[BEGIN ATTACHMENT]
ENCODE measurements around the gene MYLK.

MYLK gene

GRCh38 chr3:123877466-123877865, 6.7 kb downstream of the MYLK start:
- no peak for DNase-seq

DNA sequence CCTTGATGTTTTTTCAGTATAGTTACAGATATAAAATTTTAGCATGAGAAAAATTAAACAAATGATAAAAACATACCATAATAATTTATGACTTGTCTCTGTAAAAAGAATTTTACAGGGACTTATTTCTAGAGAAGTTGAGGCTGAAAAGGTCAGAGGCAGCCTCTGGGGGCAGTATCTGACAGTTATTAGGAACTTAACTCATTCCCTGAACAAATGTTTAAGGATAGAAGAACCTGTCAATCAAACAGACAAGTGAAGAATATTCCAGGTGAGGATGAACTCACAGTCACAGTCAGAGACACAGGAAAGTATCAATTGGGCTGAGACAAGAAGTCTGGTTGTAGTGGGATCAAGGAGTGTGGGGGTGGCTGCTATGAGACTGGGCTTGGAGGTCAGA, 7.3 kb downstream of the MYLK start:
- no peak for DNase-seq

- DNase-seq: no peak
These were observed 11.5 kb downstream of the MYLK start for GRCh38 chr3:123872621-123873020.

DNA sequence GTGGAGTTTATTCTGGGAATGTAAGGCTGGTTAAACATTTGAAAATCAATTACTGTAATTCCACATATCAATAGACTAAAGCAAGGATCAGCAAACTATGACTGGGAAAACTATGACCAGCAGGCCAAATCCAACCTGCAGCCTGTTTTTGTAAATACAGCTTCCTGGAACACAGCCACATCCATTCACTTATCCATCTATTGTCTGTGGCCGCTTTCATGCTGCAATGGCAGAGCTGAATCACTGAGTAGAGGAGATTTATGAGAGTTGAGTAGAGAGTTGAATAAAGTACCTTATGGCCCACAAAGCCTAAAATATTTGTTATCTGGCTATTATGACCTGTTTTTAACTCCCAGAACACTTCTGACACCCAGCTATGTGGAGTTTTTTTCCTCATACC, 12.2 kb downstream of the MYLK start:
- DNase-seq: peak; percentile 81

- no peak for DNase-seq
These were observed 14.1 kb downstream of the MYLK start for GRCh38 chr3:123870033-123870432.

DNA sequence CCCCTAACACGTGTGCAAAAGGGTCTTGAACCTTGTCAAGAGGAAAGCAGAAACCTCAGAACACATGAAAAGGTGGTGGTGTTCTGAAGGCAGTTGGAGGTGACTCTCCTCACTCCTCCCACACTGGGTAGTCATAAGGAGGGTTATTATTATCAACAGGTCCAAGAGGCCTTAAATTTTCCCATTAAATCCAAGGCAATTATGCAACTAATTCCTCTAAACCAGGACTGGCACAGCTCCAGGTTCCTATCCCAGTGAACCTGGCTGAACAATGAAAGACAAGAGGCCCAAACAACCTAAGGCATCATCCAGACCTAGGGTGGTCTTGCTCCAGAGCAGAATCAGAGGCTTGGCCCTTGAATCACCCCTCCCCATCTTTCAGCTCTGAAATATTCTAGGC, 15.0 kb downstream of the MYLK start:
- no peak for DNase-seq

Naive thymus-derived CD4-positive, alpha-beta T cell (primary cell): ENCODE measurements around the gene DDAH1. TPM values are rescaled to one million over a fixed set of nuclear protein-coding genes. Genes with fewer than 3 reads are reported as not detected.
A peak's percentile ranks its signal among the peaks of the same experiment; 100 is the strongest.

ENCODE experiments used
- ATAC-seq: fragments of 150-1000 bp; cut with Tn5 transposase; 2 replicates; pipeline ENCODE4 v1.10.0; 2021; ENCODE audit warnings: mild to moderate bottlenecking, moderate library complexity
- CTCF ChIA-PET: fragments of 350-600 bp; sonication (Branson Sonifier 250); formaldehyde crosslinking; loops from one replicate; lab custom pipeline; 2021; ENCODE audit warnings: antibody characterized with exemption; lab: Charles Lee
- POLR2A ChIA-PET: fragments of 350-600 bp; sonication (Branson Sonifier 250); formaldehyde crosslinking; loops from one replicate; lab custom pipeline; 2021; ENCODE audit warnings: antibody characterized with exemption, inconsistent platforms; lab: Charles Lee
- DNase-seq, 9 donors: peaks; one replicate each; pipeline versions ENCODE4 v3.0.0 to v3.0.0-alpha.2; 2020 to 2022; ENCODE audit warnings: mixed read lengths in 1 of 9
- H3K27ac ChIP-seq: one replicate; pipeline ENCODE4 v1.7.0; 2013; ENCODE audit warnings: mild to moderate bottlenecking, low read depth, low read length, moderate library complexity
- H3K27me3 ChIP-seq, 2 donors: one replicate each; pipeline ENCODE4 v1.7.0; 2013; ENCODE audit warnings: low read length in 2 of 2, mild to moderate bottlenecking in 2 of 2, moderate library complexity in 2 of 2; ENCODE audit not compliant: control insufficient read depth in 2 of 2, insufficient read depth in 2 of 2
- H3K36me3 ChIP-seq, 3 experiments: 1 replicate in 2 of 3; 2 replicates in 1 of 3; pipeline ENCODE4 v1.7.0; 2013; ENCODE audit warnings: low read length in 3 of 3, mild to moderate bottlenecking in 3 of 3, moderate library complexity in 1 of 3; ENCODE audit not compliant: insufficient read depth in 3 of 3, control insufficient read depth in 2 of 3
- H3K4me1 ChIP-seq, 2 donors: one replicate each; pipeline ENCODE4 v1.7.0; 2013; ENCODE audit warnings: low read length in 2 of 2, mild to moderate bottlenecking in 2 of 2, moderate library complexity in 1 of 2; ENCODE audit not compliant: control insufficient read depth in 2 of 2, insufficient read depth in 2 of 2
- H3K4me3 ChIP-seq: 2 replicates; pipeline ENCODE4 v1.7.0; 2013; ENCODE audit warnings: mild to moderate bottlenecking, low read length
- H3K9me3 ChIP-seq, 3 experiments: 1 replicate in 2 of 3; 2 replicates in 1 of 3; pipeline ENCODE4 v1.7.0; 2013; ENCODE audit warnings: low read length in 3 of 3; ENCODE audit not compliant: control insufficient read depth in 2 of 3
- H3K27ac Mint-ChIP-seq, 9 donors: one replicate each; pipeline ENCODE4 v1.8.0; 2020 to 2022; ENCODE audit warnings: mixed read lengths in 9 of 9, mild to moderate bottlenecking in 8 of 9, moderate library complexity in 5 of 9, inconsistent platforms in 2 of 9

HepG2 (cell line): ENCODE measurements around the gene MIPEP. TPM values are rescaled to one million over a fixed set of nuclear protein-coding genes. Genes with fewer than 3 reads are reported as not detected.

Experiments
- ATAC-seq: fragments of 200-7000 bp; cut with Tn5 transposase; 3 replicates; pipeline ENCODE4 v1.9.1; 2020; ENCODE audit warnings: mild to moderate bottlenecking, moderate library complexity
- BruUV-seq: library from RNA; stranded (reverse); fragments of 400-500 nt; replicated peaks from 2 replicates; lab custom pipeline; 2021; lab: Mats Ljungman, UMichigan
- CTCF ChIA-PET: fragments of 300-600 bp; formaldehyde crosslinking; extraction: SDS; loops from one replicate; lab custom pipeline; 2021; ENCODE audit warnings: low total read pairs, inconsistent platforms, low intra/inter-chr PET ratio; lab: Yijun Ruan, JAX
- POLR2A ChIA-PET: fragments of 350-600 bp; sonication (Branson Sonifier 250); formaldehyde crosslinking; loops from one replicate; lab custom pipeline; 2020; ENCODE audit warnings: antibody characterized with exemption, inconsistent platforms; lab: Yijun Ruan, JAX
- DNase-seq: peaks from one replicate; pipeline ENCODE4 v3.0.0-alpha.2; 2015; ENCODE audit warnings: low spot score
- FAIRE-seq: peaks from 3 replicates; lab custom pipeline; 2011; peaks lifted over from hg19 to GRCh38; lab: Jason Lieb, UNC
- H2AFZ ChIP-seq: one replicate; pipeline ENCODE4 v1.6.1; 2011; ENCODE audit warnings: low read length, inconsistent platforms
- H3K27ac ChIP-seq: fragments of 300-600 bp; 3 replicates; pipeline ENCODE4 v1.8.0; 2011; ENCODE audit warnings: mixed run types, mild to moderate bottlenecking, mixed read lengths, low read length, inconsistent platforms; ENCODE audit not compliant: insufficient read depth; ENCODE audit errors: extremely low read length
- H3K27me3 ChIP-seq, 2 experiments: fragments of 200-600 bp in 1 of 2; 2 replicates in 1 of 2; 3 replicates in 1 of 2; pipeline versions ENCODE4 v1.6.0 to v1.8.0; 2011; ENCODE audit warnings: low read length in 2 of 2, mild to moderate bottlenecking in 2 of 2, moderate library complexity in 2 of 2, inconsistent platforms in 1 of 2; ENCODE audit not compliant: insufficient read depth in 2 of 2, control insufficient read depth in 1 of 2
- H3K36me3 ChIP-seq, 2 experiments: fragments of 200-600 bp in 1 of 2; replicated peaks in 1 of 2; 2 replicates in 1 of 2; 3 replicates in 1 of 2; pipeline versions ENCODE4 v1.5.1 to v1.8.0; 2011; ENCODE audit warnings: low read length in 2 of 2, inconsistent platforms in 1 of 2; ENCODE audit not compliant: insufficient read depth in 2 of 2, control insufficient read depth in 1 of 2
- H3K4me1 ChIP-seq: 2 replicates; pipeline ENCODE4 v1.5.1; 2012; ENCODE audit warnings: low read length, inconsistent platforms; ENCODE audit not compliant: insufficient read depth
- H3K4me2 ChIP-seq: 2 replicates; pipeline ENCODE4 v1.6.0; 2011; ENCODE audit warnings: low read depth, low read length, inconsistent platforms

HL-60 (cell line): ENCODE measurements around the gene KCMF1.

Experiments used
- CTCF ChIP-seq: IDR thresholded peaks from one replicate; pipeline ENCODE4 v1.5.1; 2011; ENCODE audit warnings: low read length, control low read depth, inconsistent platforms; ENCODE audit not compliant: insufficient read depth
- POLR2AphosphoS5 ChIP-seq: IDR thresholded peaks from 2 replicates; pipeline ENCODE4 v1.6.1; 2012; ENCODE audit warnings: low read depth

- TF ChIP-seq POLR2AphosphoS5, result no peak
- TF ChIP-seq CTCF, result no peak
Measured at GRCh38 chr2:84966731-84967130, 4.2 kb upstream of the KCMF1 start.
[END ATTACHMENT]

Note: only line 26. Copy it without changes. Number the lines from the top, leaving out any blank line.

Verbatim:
- H3K4me3 ChIP-seq: 2 replicates; pipeline ENCODE4 v1.7.0; 2013; ENCODE audit warnings: mild to moderate bottlenecking, low read length